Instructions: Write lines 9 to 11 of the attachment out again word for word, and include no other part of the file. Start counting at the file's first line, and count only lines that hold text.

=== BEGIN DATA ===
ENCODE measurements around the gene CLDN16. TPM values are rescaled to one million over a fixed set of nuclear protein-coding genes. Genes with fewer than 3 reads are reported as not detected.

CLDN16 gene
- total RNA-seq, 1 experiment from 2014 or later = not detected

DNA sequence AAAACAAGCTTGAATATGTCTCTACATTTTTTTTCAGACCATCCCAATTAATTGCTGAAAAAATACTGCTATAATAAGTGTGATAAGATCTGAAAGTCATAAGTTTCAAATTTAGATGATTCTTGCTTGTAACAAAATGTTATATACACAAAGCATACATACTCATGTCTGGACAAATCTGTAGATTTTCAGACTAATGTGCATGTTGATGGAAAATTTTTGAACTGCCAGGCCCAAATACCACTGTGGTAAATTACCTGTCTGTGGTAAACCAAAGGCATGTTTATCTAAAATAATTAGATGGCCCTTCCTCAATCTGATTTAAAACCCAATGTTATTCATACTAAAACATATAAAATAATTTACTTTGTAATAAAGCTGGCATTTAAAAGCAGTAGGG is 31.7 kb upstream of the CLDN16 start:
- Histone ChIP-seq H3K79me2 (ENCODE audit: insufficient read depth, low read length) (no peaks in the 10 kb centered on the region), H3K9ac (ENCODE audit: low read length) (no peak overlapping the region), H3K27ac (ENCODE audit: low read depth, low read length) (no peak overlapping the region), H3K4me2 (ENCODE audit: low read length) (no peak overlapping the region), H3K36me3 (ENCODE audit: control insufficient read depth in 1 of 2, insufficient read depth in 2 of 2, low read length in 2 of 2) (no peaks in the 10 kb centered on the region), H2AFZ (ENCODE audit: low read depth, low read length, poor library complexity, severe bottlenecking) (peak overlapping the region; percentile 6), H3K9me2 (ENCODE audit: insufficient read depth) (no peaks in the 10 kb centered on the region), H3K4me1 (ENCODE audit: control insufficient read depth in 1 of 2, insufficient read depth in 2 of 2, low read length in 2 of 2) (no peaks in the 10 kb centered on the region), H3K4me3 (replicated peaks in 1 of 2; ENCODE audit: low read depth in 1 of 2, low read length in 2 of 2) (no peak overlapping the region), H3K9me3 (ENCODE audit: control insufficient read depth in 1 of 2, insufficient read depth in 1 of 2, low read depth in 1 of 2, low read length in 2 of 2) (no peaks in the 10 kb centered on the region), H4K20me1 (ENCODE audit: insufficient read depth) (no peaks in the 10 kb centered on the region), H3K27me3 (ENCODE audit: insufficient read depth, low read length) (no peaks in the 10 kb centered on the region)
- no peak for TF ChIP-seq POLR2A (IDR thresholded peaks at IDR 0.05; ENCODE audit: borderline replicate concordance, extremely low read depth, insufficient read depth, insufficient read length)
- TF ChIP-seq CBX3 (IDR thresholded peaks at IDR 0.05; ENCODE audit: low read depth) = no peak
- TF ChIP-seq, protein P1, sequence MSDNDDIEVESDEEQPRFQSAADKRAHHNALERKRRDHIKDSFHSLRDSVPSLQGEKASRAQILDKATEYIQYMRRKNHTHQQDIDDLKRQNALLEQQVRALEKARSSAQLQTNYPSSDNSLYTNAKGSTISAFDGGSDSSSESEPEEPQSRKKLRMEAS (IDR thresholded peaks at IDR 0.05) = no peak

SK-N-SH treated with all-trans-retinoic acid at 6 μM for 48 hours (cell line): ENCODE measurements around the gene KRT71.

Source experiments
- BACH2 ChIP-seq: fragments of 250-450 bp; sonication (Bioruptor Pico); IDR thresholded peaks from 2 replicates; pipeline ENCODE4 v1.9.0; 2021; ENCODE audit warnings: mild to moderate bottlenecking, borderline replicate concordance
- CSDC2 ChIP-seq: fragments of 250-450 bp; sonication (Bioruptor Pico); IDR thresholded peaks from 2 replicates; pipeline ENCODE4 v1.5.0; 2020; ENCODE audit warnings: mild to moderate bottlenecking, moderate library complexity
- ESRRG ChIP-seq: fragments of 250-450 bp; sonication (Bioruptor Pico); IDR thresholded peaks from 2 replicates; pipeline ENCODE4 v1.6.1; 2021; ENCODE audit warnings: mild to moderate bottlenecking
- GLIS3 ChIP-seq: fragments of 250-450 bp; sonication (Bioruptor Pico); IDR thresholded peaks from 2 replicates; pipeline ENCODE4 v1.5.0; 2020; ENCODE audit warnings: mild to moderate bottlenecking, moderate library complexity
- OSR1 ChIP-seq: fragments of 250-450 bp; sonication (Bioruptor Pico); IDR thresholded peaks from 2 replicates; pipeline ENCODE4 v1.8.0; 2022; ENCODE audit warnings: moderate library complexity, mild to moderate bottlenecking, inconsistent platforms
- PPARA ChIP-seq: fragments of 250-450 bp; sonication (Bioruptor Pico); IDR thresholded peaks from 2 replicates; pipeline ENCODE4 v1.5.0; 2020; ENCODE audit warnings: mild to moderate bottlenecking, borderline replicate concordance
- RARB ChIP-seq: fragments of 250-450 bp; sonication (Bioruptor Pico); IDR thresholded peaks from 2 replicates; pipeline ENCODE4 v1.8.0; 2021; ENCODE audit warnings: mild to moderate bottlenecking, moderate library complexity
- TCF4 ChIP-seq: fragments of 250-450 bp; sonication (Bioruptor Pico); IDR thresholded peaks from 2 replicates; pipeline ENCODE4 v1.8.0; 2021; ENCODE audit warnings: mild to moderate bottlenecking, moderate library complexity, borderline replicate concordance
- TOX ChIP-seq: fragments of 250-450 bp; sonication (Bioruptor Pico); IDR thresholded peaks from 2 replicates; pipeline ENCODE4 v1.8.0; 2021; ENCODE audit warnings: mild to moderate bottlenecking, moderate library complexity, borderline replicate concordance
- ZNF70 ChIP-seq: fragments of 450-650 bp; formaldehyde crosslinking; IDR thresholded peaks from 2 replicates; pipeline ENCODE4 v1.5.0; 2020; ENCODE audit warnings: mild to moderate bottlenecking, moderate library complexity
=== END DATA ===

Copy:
SK-N-SH treated with all-trans-retinoic acid at 6 μM for 48 hours (cell line): ENCODE measurements around the gene KRT71.

Source experiments
- BACH2 ChIP-seq: fragments of 250-450 bp; sonication (Bioruptor Pico); IDR thresholded peaks from 2 replicates; pipeline ENCODE4 v1.9.0; 2021; ENCODE audit warnings: mild to moderate bottlenecking, borderline replicate concordance